Last Friday, Keurig announced a licensing, manufacturing, and distribution agreement with Kraft to make the Maxwell House, Gevalia, Yuban, and McCafe brands available as licensed single-serve portion packs for use in the Keurig brewing system.
As part of the multiyear agreement, both Kraft and Keurig will manufacture the single-serve pods beginning this fall—using coffee sourced, roasted, and blended by Kraft—before eventually transitioning production over to Keurig. As typical, financial terms were not disclosed, although we expect them to be largely in line with Keurig’s other similar licensing arrangements.
By adding the last remaining large-scale coffee brand to the K-Cup portfolio, the Kraft agreement marks an important step in Keurig’s efforts to recapture unlicensed share following the K-Cup patent expiration in September 2012. As a result of the conversion, Keurig will now have ownership of brands, or licensing agreements with players, which collectively represent more than 90% of the K-Cup market.
The prospect of quality and consistency, coupled with attractive economics, provided incentives for coffee companies such as Kraft (and others) to partner with Keurig. In addition, these licensed players will benefit from the Keurig innovation stream; that is, new features and functions integrated into the system over time. And at the same time, it strengthens and broadens the appeal of the Keurig platform, which now offers more than 50 brands and 290 beverage varieties.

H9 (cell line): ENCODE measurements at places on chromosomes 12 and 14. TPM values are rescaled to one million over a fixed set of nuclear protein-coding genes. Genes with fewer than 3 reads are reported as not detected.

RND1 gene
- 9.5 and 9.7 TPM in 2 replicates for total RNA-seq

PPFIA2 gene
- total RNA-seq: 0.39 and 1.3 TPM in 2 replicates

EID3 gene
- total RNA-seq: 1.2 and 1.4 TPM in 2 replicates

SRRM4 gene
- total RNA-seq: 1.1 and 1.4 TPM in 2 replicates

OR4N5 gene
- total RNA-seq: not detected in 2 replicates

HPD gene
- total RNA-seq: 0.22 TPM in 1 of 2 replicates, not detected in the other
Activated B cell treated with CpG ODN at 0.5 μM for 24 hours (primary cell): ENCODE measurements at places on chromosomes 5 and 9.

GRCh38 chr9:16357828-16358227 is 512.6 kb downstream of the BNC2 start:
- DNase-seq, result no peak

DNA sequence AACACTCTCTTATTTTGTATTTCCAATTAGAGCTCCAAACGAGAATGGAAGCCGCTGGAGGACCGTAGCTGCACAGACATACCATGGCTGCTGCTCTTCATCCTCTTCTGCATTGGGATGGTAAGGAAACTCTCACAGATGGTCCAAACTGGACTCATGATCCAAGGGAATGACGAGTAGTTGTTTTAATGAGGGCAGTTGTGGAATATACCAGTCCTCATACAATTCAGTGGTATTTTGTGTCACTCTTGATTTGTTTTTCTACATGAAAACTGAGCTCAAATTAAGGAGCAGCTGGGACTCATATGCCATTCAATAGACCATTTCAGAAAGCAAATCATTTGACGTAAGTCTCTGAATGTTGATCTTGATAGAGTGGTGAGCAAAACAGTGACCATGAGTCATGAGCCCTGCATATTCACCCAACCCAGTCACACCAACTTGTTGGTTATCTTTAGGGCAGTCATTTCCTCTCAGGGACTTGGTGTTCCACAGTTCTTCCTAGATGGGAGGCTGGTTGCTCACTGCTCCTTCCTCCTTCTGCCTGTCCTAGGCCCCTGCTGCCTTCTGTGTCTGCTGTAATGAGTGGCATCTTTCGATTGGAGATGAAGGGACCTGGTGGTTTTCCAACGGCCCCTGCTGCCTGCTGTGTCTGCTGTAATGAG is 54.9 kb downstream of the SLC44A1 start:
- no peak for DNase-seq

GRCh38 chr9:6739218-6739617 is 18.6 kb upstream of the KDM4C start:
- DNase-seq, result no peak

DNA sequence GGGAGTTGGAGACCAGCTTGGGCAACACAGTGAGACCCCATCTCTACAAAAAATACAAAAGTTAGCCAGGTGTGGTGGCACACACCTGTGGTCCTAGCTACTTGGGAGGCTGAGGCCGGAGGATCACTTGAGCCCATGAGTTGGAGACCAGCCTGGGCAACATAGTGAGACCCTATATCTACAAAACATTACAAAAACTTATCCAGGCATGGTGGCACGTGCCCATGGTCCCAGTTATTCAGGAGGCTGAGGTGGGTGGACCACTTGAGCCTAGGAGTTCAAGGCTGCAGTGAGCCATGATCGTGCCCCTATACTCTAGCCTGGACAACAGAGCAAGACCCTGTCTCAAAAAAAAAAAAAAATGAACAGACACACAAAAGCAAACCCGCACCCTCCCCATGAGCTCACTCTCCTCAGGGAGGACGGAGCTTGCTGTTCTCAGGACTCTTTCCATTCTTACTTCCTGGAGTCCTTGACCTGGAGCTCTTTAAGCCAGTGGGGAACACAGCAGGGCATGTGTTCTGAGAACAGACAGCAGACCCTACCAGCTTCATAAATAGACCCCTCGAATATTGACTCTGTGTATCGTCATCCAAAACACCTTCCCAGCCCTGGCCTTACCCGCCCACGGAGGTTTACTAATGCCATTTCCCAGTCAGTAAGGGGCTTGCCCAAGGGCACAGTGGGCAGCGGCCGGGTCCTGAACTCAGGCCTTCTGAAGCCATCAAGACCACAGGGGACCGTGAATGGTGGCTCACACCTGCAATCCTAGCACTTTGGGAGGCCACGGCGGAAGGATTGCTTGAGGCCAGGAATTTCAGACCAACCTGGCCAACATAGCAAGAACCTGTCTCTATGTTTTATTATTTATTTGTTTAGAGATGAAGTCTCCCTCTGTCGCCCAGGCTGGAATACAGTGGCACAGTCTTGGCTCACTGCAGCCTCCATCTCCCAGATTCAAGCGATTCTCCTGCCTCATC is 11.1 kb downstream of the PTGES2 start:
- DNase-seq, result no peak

Separately, Keurig recently announced a 9% price increase on its portion pack, bagged, and bulk coffee offerings, effective November 3. This follows announced price increases taken to help offset significant green coffee cost inflation by traditional bagged coffee manufacturers earlier in the year, including Smucker (9%, June 3), Kraft (10%, June 6), and Starbucks (8%, June 21). It is interesting to note that the conversion of formerly unlicensed players likely enhances the ability of Keurig to implement, and the stickiness of, such a price increase, as it is easier to maintain relative price points in a category in which the vast majority of participants are owned or licensed (partner) K-Cup brands.
To reflect the combined impact of these aforementioned items, we increased our fiscal 2015 sales estimate by approximately $400 million, to $5.4 billion, and raised our corresponding EPS estimate by $0.25, to $4.25. Given the timing of the price increase and expected transition period with Kraft, our fiscal 2014 sales and EPS estimates remain unchanged at $4.7 billion (up 7%) and $3.80 (up 12%), respectively.
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